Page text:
Pancreatic cancer is a devastating disease in need of novel therapeutics. To this end, the molecular hallmark of pancreatic cancer is an activating mutation in the small GTPase KRAS. Unfortunately, it has been difficult to pharmacologically inhibit KRas, prompting us to identify druggable proteins required for KRas oncogenesis. To this end, we discovered eNOS, one of three proteins in the Nitric Oxide Synthase family (composed of eNOS, nNOS and iNOS) that generate nitric oxide (NO), mediates oncogenic KRAS tumorigenesis. Specifically, eNOS is activated by oncogenic Ras, and moreover, knockdown of eNOS in human pancreatic cancer cell lines, or genetic ablation of the eNOS gene in mice, greatly retarded oncogenic Ras-driven tumor growth. Most importantly, small molecular weight inhibitors of NOS enzymes have been developed and tested in human clinical trials of septic and cardiogenic shock. Capitalizing on the development of NOS inhibitors for the treatment of other diseases, we tested and found that one such general NOS inhibitor impeded tumor growth of human pancreatic cancer cell lines and extended survival in the most aggressive mouse model of pancreatic cancer. Thus, eNOS is a bona fide target for pancreatic cancer that is druggable. There are no eNOS-specific small molecular weight inhibitors. While general NOS inhibitors are attractive molecules to explore, at least initially since they have already been tested in humans, they nevertheless also inhibit iNOS and nNOS. Two arguments suggest the importance of developing eNOS-specific inhibitors. First, eNOS is the NOS family member involved in pancreatic cancer. Second, as knockout of progressively more NOS family members results in more severe phenotypes, general NOS inhibitors may have undesirable off-target effects compared to inhibitors that specifically target eNOS. Given this, we propose to screen for eNOS inhibitors. We have developed a cell-based assay suitable for high throughput analysis that differentiates between cellular eNOS, iNOS and nNOS enzyme activity. We now propose to utilize this cell-based assay to screen a library of small molecules for their ability to inhibit cellular eNOS preferentially over nNOS and iNOS. Completion of these studies will provide novel eNOS inhibitors as a first step to specifically target this enzyme in pancreatic cancers.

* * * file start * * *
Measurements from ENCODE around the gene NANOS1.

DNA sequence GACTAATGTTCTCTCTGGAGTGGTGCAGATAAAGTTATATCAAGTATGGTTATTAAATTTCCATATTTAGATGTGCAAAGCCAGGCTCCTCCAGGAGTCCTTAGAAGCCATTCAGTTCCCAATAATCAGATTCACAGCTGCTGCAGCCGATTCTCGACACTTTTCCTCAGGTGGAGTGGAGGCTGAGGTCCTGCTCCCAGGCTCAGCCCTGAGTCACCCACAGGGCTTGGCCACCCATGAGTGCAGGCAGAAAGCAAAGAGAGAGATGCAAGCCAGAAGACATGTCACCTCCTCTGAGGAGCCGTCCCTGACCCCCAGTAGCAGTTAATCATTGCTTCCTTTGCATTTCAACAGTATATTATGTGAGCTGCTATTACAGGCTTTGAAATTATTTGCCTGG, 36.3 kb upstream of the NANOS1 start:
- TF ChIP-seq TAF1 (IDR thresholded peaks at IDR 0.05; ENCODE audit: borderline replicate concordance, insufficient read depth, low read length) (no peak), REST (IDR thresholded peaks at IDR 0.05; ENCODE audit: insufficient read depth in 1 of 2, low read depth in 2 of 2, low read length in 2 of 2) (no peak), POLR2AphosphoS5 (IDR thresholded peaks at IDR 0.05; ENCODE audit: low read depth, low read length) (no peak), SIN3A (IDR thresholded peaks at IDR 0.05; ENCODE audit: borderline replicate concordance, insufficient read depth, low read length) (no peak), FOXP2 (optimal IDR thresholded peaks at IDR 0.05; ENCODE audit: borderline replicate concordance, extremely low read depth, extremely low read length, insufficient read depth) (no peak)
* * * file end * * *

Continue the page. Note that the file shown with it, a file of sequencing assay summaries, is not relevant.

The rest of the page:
Pancreatic cancer is a devastating disease in need of novel therapeutics. In this regard, our efforts to identify small molecular weight inhibitors of eNOS, an enzyme that is required for pancreatic tumorigenesis, provides a new avenue to treat this fatal disease.